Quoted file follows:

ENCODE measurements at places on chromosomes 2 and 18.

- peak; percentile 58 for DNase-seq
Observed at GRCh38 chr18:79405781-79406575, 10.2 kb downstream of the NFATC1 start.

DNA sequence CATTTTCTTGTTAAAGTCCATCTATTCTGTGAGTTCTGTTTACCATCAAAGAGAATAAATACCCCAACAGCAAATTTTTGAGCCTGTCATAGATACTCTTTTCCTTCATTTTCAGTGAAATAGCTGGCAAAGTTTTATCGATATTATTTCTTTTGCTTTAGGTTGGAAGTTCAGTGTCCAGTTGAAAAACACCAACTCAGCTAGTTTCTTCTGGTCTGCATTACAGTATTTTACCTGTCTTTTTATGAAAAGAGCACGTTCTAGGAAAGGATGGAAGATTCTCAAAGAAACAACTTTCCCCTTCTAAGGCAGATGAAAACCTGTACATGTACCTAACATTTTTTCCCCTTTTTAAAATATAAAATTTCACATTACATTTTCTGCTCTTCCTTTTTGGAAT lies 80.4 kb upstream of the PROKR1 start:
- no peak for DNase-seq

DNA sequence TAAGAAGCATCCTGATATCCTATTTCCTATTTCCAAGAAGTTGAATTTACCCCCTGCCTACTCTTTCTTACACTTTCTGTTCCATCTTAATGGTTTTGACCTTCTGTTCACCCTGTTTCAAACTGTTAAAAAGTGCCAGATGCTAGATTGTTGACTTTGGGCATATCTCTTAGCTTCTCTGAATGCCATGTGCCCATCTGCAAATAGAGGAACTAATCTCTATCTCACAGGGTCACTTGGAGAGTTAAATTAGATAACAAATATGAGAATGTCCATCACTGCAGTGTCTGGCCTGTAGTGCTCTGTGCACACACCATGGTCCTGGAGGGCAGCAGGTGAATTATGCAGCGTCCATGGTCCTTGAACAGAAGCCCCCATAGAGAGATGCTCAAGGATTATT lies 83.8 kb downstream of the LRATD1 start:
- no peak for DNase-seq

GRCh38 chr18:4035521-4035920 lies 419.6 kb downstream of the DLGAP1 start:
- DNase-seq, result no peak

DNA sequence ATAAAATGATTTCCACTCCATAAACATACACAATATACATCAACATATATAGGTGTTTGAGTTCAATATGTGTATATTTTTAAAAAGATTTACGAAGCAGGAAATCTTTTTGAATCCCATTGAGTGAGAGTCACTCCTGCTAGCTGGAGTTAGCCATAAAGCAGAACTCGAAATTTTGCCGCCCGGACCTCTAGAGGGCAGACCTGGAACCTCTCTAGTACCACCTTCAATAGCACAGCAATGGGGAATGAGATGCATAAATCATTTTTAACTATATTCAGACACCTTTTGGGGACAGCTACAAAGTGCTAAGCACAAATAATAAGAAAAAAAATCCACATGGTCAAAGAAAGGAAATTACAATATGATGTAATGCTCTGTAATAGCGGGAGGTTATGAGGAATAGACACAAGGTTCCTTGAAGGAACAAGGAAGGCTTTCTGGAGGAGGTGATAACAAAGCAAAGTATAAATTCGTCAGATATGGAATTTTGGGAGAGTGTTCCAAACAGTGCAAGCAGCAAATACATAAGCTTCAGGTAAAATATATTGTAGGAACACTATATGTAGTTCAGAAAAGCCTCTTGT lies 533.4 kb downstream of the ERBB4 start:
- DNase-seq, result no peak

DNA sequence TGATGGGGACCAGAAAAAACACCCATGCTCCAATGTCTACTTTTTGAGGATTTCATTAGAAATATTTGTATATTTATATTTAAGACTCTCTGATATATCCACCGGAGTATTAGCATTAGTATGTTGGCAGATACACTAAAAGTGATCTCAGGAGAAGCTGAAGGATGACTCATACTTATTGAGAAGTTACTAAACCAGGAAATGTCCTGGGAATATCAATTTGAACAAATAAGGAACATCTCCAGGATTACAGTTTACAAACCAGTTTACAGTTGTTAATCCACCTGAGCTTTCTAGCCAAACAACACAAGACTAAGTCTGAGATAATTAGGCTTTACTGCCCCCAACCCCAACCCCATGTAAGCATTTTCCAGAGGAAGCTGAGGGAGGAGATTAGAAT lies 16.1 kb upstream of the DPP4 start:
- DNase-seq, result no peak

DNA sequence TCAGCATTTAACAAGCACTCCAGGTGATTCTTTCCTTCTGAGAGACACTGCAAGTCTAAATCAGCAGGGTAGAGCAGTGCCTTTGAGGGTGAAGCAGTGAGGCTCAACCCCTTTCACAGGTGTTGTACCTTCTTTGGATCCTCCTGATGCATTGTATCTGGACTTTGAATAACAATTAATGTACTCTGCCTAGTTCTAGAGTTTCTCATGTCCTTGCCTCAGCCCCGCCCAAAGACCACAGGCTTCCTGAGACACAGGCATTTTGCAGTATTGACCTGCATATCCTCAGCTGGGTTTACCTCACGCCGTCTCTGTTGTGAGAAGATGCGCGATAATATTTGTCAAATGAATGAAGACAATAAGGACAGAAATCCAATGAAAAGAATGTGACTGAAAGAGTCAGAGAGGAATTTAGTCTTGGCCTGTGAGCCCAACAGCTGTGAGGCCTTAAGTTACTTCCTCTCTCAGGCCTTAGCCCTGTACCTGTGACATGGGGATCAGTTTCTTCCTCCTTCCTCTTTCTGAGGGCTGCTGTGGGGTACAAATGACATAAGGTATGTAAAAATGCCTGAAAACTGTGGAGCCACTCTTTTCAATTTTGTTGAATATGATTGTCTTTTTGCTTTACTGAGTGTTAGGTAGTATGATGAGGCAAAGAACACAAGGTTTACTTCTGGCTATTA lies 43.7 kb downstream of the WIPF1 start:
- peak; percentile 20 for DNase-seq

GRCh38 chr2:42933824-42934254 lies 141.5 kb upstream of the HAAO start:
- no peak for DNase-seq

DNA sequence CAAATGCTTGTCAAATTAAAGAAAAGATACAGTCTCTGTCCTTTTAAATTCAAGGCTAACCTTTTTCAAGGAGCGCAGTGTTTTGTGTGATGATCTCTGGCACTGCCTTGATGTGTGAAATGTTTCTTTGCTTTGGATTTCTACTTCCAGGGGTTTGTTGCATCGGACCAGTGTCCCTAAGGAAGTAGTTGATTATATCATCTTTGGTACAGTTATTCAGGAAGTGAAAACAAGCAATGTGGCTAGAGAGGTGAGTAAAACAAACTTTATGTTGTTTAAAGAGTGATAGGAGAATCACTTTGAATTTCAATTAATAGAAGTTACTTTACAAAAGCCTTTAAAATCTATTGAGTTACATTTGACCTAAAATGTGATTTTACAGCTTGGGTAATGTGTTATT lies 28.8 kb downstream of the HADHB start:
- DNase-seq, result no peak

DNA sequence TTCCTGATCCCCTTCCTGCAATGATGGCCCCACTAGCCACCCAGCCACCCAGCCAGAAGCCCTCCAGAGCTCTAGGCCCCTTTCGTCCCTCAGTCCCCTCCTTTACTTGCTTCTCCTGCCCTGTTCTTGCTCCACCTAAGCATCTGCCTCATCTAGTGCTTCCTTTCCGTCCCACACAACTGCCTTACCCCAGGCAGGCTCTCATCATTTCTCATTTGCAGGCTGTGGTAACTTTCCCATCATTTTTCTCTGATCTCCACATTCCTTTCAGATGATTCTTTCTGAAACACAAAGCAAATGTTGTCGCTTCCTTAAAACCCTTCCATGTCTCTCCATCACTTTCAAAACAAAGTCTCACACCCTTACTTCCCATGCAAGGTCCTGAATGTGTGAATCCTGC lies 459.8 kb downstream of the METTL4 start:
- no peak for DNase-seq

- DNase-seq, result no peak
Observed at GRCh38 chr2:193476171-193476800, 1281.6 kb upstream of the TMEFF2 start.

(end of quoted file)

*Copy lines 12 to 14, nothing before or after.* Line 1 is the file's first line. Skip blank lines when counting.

DNA sequence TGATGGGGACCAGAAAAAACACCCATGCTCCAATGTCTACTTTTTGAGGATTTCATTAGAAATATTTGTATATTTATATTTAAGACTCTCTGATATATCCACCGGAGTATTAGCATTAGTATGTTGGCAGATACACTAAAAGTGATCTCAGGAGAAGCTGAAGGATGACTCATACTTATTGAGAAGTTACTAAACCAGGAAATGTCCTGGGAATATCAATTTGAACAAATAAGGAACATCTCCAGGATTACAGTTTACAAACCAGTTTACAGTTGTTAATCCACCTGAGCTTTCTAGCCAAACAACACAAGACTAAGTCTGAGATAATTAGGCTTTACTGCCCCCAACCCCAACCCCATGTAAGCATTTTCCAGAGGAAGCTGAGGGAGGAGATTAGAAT lies 16.1 kb upstream of the DPP4 start:
- DNase-seq, result no peak

DNA sequence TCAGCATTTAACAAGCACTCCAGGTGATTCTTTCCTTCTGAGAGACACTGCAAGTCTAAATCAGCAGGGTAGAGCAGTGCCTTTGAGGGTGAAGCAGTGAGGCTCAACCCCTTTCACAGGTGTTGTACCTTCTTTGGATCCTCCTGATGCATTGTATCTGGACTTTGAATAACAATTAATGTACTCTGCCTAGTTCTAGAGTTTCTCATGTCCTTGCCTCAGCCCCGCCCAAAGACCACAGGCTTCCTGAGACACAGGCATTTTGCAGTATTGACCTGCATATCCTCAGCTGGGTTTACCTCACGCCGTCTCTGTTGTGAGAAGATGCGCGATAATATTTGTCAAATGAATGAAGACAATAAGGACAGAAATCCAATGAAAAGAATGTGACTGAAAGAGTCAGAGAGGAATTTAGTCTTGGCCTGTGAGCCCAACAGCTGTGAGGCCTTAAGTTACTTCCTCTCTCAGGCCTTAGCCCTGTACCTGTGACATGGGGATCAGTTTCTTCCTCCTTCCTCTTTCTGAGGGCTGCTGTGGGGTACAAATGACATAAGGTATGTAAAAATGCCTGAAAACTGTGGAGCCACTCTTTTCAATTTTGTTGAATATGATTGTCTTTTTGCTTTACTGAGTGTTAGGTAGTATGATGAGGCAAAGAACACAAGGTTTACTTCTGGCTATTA lies 43.7 kb downstream of the WIPF1 start: